Sanctions could hurt Iranian women who remove hijab in protest


In recent weeks, the world has seen Iranian women take to the streets and protest the death of Mahsa Amini in the custody of the “morality police”, compulsory hijab laws and the Islamic Republic of Iran. Every day, Iranians – inside and outside Iran – are posting new images and videos of the protests and asking the world to amplify the voices of those chanting, “Women, Life, Freedom!” Brave Iranian women engage in civil disobedience by shopping and dining in restaurants while being exposed.

In response, the United States extended sanctions against Iran, and some politicians and pundits demanded even more. Since 1979, however, the severity and breadth of sanctions imposed by the United States have had a deadly impact. The sanctions limit Iran’s ability to purchase essential medical devices, supplies and raw materials needed, for example, to manufacture drugs. Meanwhile, the sanctions have helped create conditions in which mainstream Iranian businesses are unable to compete with state-affiliated businesses. Women and working-class Iranians are among the most vulnerable to the impact of the sanctions. This means there is a real danger in the way recent images of undisclosed Iranian women are being used to argue for additional sanctions and interventions.

It would not be the first time that depictions of Muslim women have been used to legitimize harmful foreign interventions. In the 19th century, for example, the French deployed images of oppressed Muslim women as a tool to popularize the colonization of Algeria, the confiscation of Algerian lands and institutions, and the continuation of warfare during the Algerian War of Independence. . Although historical and geographical contexts differ, revisiting the history of Algeria reminds us of how ideas about the emancipation of oppressed Muslim women appealed to global audiences. States used these ideas to build popular support for foreign interventions that ultimately harmed the women they claimed to want to save. This story reminds us to question these representations of Muslim women more critically.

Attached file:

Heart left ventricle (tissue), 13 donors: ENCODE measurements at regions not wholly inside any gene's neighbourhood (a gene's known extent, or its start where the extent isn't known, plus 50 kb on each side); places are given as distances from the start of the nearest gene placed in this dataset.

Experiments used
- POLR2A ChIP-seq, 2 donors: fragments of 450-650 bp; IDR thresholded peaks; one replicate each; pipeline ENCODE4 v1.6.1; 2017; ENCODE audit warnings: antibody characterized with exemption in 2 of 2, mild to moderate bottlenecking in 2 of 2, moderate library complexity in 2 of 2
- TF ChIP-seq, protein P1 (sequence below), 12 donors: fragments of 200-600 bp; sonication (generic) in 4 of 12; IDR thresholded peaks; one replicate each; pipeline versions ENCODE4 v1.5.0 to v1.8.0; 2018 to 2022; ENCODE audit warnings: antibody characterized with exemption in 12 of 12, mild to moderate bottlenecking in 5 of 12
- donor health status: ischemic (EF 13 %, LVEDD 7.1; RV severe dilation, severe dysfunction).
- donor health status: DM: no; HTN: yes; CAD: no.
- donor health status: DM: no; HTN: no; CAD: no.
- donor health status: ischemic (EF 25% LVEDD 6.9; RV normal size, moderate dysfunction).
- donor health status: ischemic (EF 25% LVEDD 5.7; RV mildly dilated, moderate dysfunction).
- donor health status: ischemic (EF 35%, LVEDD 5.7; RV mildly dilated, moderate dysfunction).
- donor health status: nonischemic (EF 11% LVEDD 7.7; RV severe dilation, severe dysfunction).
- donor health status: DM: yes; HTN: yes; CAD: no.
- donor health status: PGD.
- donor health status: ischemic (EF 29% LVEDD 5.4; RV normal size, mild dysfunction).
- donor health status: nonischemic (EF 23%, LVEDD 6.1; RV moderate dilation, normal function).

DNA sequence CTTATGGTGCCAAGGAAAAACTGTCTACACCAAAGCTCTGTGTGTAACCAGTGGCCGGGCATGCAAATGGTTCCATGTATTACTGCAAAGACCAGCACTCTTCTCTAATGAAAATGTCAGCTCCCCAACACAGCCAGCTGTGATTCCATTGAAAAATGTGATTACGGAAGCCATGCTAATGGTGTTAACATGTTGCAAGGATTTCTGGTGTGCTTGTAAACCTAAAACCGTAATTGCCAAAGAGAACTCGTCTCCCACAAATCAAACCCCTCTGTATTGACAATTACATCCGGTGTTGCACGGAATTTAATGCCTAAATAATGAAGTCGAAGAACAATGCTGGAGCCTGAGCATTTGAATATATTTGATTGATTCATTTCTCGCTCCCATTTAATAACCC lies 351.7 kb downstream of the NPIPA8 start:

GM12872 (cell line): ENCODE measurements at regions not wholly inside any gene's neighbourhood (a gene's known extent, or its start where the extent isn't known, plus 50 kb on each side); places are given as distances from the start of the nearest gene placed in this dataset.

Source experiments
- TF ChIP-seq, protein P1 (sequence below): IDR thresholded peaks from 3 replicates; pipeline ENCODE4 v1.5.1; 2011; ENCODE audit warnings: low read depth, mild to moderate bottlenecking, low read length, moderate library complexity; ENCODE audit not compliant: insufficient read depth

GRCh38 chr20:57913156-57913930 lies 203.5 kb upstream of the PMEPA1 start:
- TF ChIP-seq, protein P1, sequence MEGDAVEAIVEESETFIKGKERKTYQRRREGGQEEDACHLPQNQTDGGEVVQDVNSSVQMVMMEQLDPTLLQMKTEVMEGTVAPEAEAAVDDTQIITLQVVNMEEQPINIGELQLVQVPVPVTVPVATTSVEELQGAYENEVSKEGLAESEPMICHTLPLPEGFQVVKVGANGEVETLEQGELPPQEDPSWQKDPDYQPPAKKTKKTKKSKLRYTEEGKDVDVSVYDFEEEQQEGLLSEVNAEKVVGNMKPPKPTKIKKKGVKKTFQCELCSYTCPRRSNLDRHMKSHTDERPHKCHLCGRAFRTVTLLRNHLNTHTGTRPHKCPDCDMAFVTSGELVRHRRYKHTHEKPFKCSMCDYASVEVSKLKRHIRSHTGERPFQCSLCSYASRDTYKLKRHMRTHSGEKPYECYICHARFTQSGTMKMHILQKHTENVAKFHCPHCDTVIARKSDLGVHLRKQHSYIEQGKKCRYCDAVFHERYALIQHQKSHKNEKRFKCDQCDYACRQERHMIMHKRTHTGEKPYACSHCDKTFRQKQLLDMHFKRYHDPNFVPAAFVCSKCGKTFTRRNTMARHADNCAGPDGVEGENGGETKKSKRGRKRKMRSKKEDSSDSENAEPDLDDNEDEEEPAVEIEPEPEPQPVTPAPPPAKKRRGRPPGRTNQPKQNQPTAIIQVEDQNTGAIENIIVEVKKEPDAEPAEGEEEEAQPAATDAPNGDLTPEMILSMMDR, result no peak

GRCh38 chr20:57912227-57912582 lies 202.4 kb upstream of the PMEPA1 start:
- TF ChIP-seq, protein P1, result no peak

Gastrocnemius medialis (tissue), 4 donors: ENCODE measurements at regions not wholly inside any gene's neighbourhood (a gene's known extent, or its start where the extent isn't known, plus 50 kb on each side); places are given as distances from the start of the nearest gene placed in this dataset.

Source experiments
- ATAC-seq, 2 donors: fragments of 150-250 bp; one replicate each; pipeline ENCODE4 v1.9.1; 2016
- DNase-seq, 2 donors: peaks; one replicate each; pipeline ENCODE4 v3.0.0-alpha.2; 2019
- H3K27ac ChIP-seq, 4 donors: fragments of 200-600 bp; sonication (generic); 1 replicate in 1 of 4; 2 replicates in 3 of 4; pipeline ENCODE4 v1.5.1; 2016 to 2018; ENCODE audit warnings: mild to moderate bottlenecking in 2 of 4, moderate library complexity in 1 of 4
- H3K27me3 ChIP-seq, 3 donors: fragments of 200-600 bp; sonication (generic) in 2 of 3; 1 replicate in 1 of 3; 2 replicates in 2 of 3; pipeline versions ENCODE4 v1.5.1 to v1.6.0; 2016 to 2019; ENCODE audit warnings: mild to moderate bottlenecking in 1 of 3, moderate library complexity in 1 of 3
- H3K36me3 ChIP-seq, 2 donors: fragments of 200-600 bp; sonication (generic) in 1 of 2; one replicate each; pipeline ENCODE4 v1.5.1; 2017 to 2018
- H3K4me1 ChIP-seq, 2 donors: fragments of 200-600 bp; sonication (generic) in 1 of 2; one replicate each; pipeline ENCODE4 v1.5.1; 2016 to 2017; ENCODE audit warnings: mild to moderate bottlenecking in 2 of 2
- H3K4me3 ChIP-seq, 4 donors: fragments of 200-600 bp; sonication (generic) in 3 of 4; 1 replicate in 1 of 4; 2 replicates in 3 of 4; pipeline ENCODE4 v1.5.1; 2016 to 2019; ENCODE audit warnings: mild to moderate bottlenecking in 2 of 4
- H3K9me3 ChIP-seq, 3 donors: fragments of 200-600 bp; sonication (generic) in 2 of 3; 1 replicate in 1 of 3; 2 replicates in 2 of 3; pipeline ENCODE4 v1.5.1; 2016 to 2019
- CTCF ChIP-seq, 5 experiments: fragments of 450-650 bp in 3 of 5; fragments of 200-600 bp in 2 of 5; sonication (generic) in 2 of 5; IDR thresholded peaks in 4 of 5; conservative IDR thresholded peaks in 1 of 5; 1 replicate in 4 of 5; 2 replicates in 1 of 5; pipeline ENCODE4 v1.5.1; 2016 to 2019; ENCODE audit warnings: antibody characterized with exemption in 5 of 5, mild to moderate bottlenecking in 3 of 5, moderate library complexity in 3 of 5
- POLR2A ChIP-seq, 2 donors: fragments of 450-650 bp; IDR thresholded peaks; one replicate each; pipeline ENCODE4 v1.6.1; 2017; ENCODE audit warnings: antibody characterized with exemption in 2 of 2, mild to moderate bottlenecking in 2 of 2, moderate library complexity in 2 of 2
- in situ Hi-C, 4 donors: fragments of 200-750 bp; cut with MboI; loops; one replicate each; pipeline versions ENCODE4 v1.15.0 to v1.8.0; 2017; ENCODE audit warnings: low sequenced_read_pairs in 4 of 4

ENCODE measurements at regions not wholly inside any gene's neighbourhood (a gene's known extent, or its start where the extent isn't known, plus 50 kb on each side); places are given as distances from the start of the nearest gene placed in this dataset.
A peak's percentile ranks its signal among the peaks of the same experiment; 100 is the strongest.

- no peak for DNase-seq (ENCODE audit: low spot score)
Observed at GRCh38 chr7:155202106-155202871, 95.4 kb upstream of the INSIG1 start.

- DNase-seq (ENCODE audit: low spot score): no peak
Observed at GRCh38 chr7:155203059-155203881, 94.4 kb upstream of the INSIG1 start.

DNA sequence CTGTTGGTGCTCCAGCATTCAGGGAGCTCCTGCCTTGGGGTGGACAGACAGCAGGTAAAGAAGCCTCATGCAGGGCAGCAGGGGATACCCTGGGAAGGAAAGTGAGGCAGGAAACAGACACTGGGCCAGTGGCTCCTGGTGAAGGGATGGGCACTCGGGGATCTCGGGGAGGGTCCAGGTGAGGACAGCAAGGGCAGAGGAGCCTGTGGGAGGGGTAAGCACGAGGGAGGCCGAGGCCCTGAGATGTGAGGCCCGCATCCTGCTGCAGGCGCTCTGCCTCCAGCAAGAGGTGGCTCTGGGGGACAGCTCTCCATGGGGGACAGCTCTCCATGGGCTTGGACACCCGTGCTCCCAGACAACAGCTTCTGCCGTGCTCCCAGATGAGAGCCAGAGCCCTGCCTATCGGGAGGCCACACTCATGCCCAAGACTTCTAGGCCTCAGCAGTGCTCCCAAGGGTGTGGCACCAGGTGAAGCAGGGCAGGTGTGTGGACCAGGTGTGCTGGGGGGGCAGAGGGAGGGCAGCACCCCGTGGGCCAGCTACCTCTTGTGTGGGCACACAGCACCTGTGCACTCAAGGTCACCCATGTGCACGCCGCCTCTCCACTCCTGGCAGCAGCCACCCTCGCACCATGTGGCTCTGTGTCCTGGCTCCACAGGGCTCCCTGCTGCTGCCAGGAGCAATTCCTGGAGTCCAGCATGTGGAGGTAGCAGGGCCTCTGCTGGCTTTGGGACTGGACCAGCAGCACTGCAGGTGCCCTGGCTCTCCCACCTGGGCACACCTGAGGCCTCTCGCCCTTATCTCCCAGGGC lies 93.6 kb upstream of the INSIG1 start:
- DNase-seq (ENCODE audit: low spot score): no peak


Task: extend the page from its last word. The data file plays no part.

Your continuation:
Under French rule from 1830 to 1962, Algeria occupied an important role in the French overseas empire as one of its oldest colonies and the only colony officially considered an extension of the France rather than a colony. From the start of the French colonial occupation of Algeria, postcards played an important role in increasing popular support for the French colonial project.

Photographs on postcards tended to depict Muslim women in two ways: heavily covered or shockingly uncovered (often with nudity). Some 19th century postcards depicted Algerian women walking the streets in their traditional long white veils (haïks) and a baggy harem pants. Others showed Algerian women with their veils open, revealing their faces, breasts and bodies to the viewer. While the images of Algerian women exposing themselves to the viewer were taken in photographers’ studios for payment or under duress, they were captioned and marketed in such a way as to suggest that they were everyday photographs of Algerian women.

These depictions of Algerian women drew on a longer tradition of 18th and 19th century European art, in which paintings of nondescript houses, harems and slave markets featured exotic and sexy Muslim women visibly constrained both by their physical environment (the harem, for example) or the tight control of husbands and fathers. Postcards made these scholarly images readable and accessible to a wider working-class European audience. Their cheapness and ubiquity meant they could be widely circulated between Algeria and Europe – cementing without a word French fantasies to be seen under the veils of terribly downtrodden but also seductive Muslim women.